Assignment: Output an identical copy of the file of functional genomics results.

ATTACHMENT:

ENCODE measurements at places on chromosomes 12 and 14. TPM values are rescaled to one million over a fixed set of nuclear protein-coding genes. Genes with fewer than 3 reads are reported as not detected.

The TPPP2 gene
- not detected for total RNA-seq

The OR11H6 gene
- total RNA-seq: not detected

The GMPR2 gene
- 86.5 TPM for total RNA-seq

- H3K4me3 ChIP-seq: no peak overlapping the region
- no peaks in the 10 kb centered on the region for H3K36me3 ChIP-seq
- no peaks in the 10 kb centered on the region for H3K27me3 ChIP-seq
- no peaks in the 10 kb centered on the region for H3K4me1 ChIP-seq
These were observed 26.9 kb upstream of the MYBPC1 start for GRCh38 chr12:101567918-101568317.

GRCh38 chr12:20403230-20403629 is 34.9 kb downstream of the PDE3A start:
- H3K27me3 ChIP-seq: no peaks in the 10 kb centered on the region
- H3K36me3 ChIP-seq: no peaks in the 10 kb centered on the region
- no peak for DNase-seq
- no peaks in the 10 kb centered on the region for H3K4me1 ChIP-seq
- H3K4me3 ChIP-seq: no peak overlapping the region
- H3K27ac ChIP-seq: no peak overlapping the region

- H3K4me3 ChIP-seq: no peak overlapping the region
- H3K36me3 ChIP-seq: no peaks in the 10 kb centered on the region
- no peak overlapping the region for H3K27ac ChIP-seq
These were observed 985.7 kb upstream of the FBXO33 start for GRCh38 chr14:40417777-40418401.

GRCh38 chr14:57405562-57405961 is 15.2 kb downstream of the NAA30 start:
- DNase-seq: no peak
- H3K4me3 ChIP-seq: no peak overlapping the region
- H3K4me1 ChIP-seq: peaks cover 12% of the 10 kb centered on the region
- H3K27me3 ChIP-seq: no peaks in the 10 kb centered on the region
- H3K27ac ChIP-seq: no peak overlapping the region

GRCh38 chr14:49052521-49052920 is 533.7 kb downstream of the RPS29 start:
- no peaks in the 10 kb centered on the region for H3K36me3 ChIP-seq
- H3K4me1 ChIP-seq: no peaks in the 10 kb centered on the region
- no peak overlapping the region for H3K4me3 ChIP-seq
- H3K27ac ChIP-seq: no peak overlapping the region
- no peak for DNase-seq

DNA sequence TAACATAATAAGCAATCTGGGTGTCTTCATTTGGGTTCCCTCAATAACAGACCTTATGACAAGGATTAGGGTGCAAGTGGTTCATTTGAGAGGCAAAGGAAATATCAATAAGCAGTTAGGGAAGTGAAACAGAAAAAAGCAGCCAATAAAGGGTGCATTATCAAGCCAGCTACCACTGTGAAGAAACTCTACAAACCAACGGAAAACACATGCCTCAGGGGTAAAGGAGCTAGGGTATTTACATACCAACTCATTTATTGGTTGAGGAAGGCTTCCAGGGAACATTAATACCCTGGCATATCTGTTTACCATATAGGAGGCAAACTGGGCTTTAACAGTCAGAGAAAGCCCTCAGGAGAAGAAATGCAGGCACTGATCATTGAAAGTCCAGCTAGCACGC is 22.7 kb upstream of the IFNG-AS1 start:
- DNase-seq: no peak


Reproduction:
ENCODE measurements at places on chromosomes 12 and 14. TPM values are rescaled to one million over a fixed set of nuclear protein-coding genes. Genes with fewer than 3 reads are reported as not detected.

The TPPP2 gene
- not detected for total RNA-seq

The OR11H6 gene
- total RNA-seq: not detected

The GMPR2 gene
- 86.5 TPM for total RNA-seq

- H3K4me3 ChIP-seq: no peak overlapping the region
- no peaks in the 10 kb centered on the region for H3K36me3 ChIP-seq
- no peaks in the 10 kb centered on the region for H3K27me3 ChIP-seq
- no peaks in the 10 kb centered on the region for H3K4me1 ChIP-seq
These were observed 26.9 kb upstream of the MYBPC1 start for GRCh38 chr12:101567918-101568317.

GRCh38 chr12:20403230-20403629 is 34.9 kb downstream of the PDE3A start:
- H3K27me3 ChIP-seq: no peaks in the 10 kb centered on the region
- H3K36me3 ChIP-seq: no peaks in the 10 kb centered on the region
- no peak for DNase-seq
- no peaks in the 10 kb centered on the region for H3K4me1 ChIP-seq
- H3K4me3 ChIP-seq: no peak overlapping the region
- H3K27ac ChIP-seq: no peak overlapping the region

- H3K4me3 ChIP-seq: no peak overlapping the region
- H3K36me3 ChIP-seq: no peaks in the 10 kb centered on the region
- no peak overlapping the region for H3K27ac ChIP-seq
These were observed 985.7 kb upstream of the FBXO33 start for GRCh38 chr14:40417777-40418401.

GRCh38 chr14:57405562-57405961 is 15.2 kb downstream of the NAA30 start:
- DNase-seq: no peak
- H3K4me3 ChIP-seq: no peak overlapping the region
- H3K4me1 ChIP-seq: peaks cover 12% of the 10 kb centered on the region
- H3K27me3 ChIP-seq: no peaks in the 10 kb centered on the region
- H3K27ac ChIP-seq: no peak overlapping the region

GRCh38 chr14:49052521-49052920 is 533.7 kb downstream of the RPS29 start:
- no peaks in the 10 kb centered on the region for H3K36me3 ChIP-seq
- H3K4me1 ChIP-seq: no peaks in the 10 kb centered on the region
- no peak overlapping the region for H3K4me3 ChIP-seq
- H3K27ac ChIP-seq: no peak overlapping the region
- no peak for DNase-seq

DNA sequence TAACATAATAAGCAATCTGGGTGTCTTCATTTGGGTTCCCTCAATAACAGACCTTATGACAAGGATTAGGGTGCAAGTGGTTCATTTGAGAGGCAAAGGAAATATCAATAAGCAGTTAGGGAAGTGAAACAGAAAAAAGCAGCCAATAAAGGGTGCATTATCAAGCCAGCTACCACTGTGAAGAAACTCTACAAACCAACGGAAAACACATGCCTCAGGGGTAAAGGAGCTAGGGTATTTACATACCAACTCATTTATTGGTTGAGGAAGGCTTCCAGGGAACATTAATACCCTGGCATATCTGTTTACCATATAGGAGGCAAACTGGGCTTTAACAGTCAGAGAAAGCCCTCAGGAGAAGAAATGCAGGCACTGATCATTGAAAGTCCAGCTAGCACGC is 22.7 kb upstream of the IFNG-AS1 start:
- DNase-seq: no peak